Credit: V Cardile

CELL – the Centre for Ecological Learning Luxembourg has voiced its opposition to the approach being taken by the Ministry of Agriculture, Viticulture and Rural Development regarding Luxembourg's Food Policy Council.

Thursday 29 July 2021 marked "Earth Overshoot Day", i.e. the date when humanity's demand for ecological resources in a given year exceeds what Earth can regenerate in that year. Luxembourg had already reached this limit on 15 February 2021, giving it an ecological footprint equivalent to eight planets. Food is responsible for one-sixth of this, meaning that actors in the food system can make a substantial contribution to making a positive difference, provided there is concerted action at the national level.

CELL recalled that this is the idea behind ​​a new system of governance of the food system resulting from civil society and research: a Food Policy Council for Luxembourg. Regular meetings took place in 2019 and 2020 between the various stakeholders and Luxembourg's Ministry of Agriculture, Viticulture and Rural Development. The citizen's platform lamented, however, that the Ministry has put an end to this joint development process and will table today, alone, a bill aimed at establishing such a system of food democracy at the national level. CELL argued that this ministerial action would have been welcomed, had this device, which should have been "original and innovative", not been considered in "a reductive and deeply anti-democratic form, emptied of its participatory and civic ambition". As such, CELL has expressed its strong opposition to this "counterproductive approach".

According to the platform, the objective of such a council is to establish a holistic food policy based on food sovereignty: "The very merits of a Food Policy Council is to institutionalise a governance shared with all stakeholders in the food system in order to jointly shape the future of food in Luxembourg". CELL also maintained that, in order for it to fulfill this role, the council should be "a neutral and at the same time critical body in which all participants feel welcome and are encouraged".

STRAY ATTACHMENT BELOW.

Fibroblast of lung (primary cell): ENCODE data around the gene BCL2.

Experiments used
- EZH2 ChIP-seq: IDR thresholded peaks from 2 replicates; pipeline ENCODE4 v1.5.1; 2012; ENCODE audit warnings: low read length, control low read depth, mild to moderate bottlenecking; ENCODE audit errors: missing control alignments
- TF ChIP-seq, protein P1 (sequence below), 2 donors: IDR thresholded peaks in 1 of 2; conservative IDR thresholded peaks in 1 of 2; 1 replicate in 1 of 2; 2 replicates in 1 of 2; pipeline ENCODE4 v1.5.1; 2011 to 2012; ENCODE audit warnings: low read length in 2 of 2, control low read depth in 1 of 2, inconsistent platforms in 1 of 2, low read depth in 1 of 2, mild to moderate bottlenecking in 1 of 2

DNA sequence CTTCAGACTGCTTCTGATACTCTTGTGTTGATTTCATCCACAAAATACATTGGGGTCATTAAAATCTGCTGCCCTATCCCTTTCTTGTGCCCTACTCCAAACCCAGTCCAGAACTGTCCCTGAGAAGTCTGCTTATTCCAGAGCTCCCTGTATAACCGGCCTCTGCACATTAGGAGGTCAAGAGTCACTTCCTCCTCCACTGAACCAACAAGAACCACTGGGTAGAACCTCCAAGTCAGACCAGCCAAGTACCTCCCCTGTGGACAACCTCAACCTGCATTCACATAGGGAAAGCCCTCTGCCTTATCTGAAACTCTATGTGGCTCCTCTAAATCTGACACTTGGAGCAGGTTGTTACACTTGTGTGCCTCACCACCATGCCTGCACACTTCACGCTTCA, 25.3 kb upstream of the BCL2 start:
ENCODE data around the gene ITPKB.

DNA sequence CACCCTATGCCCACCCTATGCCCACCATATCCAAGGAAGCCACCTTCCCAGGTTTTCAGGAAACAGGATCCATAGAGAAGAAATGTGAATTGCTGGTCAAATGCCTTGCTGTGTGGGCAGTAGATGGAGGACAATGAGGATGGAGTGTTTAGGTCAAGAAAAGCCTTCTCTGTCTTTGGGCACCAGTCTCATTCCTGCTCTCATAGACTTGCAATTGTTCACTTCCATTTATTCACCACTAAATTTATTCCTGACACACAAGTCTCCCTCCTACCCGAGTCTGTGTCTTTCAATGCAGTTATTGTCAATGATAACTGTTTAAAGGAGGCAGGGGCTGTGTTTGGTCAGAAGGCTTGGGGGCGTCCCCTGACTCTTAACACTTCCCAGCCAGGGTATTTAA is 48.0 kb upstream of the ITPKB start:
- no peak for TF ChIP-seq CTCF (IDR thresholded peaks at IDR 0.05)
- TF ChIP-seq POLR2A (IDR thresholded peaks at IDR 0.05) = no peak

In addition, CELL argued that the Agriculture Ministry's project should focus more on climate concerns, as well as equally inclusing all actors in the system (citizen approach.

Above all, the platform lamented that the project had "diverted from its original meaning", i.e. encompassing "a dynamic of bottom-up dialogue which gradually integrates the [various] institutional actors". This is considered important in order to ensure that the avenues worked on within the council respond to the reality of all actors in the field.

After several months of "abortive contribution and cooperation work", CELL expressed doubts over the capacity of the Ministry to "integrate and anchor such a participatory and democratic process" in its bill and in particular in the functioning considered for this food council. The platform argued that the Ministry has "deliberately excluded" actors of society (CELL asbl) and research (University of Luxembourg)", which were at the origin of the first reflections and concrete actions in Luxembourg, as well as the Ministry of the Environment, despite its "proactive" involvement for several months. The Agriculture Ministry has only partnered with the Ministry of Consumer Protection for the current bill.

CELL argued, however, that only close cooperation will guarantee a real synergy of the skills that are relevant and necessary for the development of a coherent food policy, in the economic, ecological and societal fields.

Consequently, the platform has asked the Government Council to:

  1. use food sovereignty as the basis of the Food Policy Council for Luxembourg;
  2. not adopt this bill without the consent of the actors concerned;
  3. give appropriate attention to subjects linked to the climate crisis, the endangerment of biodiversity and the resulting societal imbalances;
  4. broaden the circle of actors to be involved to include those in the food system, which is much larger than those in agriculture;
  5. integrate the proposals made at this stage by the initiators of civil society and the research behind the project, particularly in terms of content and the democratic governance process.